The Associated Newspapers plans to appeal against a judge’s ruling that it invaded the privacy of the Duchess of Sussex by publishing parts of a letter she wrote to her estranged father Thomas Markle after her 2018 marriage to Prince Harry, according to the Associated Press.

Meghan Markle sued the publisher for invasion of privacy and copyright infringement over 2019 articles in the Mail on Sunday, which reproduced portions of her letter to Thomas.

Judge Mark Warby ruled that she “had a reasonable expectation that the contents of the letter would remain private” and concluded the paper’s publication of large chunks of it was “manifestly excessive and hence unlawful.”

Their request to appeal has been denied by Warby. “The Court of Appeal, of course, may take a different view,” he said, adding that Associated Newspapers can take its case directly to the appeals court.

Warby also ordered Associated Newspapers to make an interim payment of 450,000 pounds ($625,000) toward her legal costs, and said further “financial remedies” would be meted out later, with a total in $1.87 million expected in payouts.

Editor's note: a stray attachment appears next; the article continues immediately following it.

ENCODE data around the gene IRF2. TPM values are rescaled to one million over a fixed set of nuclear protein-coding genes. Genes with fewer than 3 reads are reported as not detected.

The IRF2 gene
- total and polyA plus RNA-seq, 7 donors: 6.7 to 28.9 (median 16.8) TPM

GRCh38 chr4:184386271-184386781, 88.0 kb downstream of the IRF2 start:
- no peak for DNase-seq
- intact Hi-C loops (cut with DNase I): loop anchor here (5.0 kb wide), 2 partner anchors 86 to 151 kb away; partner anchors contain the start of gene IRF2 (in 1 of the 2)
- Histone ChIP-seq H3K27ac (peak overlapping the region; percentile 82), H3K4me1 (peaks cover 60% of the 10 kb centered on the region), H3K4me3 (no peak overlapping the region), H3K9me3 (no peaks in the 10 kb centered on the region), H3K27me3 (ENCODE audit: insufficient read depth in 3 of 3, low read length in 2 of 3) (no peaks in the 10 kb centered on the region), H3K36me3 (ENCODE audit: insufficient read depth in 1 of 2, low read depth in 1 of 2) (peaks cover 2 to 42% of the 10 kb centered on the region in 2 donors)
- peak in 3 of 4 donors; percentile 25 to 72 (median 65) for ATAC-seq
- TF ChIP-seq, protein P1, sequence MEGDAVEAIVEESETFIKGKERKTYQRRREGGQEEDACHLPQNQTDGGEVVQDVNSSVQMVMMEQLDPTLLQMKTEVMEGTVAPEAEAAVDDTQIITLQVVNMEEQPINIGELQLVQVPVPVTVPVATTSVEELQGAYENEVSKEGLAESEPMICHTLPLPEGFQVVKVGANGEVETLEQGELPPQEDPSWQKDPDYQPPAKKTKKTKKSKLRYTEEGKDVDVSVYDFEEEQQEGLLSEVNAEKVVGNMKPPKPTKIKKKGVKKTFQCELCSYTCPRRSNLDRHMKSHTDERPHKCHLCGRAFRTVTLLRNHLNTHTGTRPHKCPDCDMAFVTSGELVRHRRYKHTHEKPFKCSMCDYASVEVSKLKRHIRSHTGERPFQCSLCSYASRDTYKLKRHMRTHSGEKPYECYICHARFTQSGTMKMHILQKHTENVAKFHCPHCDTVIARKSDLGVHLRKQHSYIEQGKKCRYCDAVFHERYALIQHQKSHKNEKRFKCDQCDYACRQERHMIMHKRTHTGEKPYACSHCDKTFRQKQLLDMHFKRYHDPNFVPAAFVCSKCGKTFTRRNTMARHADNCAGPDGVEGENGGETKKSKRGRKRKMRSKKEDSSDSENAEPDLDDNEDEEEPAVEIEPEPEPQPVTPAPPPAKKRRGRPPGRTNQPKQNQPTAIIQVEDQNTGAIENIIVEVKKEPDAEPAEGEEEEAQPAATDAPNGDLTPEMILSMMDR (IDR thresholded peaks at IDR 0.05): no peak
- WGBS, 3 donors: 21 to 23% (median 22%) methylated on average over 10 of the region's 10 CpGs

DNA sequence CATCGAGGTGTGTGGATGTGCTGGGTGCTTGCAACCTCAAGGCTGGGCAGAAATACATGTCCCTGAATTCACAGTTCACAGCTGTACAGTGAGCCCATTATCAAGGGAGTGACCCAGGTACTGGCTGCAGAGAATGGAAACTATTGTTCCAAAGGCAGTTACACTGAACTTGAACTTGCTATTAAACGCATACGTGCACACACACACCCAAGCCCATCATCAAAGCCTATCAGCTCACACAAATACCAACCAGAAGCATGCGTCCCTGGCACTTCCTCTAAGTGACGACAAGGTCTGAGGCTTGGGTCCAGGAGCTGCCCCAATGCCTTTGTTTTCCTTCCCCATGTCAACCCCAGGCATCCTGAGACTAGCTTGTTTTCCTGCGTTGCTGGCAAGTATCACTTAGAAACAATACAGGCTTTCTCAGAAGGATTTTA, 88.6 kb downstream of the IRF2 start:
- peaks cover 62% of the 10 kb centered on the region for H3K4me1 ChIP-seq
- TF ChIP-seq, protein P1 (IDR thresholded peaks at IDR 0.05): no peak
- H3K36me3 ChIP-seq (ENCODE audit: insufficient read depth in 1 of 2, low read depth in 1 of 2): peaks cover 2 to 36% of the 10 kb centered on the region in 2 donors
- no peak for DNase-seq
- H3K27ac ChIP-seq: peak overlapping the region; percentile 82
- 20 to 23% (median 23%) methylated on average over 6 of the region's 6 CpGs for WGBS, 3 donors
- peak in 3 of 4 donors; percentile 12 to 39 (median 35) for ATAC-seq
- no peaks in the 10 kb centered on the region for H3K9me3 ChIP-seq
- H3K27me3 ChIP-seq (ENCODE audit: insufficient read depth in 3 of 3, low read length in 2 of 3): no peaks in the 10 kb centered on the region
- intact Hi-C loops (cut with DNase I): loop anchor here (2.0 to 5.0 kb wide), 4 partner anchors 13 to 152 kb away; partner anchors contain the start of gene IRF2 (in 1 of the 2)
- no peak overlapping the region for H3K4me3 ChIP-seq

The publisher agreed to remove the articles until the issue was resolved.


Meanwhile, some are asking the pair, and CBS, to delay airing its Oprah Winfrey interview, which many believe will attack the royal family. They point to the 99-year-old Prince Philip‘s health, and warn it may end up making them look bad. Penny Junor, author of Prince Harry, Brother, Soldier, Son, told The Daily Beast: “Anything could hijack this interview. Philip is ill. He is 99 and could die at any time. They were not to know he would get ill, but it could be seen to be the wrong time. But I doubt it is in their gift to postpone the interview. The control is in the hands of CBS and Oprah.”

Robert Lacey, historical consultant for The Crown and author of the definitive royal biography Majesty, told The Daily Beast: “I think it would be a marvelous turnaround for Harry’s image if he took the brave step of canceling the whole thing this weekend—or, if that’s not practical, postponing it at least.”